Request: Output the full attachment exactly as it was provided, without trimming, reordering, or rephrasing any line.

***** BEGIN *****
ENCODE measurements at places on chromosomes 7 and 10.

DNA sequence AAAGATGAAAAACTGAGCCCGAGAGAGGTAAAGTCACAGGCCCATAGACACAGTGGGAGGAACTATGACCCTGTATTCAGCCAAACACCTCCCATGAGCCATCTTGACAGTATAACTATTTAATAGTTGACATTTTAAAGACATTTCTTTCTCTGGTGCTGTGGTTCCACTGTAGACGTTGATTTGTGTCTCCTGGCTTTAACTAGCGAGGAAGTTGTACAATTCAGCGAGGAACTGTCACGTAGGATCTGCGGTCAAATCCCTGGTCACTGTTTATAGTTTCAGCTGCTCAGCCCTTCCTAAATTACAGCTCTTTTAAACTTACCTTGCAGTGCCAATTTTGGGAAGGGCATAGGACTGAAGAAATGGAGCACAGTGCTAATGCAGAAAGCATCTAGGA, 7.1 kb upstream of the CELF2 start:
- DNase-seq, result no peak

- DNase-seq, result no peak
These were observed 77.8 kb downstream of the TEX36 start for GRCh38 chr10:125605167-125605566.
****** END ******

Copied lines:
ENCODE measurements at places on chromosomes 7 and 10.

DNA sequence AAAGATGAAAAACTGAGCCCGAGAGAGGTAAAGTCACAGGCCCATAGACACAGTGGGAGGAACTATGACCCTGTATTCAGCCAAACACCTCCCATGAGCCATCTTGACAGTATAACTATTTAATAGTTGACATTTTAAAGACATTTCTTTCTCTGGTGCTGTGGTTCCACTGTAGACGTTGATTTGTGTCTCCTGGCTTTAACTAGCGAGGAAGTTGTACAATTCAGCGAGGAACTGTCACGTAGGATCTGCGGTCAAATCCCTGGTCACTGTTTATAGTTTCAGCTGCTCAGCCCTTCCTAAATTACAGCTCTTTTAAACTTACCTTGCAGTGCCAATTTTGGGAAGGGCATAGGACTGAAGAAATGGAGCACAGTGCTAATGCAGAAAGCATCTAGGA, 7.1 kb upstream of the CELF2 start:
- DNase-seq, result no peak

- DNase-seq, result no peak
These were observed 77.8 kb downstream of the TEX36 start for GRCh38 chr10:125605167-125605566.